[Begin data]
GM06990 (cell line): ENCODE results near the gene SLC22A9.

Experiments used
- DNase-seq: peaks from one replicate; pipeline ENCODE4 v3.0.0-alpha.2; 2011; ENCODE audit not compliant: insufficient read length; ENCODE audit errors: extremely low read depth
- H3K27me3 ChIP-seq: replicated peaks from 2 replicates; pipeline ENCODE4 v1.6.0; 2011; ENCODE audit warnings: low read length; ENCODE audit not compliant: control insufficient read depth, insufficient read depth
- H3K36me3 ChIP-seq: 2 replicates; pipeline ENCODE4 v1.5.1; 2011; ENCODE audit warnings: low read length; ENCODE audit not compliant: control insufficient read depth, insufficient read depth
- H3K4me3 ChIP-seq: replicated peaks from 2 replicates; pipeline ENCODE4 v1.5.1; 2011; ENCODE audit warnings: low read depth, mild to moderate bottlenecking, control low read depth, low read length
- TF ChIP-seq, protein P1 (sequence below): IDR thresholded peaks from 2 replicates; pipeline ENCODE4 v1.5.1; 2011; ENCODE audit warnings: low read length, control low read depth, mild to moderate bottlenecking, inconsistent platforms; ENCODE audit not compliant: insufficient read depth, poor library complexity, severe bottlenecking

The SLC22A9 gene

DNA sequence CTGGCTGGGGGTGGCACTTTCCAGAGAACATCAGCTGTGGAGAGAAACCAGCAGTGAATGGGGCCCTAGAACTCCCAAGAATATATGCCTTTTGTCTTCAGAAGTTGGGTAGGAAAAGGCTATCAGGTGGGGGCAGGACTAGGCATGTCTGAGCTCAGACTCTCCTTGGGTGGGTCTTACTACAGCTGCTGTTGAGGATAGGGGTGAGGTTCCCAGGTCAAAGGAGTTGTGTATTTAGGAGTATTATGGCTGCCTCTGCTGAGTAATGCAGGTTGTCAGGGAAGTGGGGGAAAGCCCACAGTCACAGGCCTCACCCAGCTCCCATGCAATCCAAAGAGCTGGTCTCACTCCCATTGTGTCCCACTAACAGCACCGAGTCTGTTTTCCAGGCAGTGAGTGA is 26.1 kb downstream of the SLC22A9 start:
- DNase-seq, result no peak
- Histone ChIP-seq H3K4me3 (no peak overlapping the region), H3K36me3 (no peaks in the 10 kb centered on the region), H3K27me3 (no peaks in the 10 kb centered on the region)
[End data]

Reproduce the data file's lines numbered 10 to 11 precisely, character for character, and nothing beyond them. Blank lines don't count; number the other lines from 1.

- DNase-seq, result no peak
- Histone ChIP-seq H3K4me3 (no peak overlapping the region), H3K36me3 (no peaks in the 10 kb centered on the region), H3K27me3 (no peaks in the 10 kb centered on the region)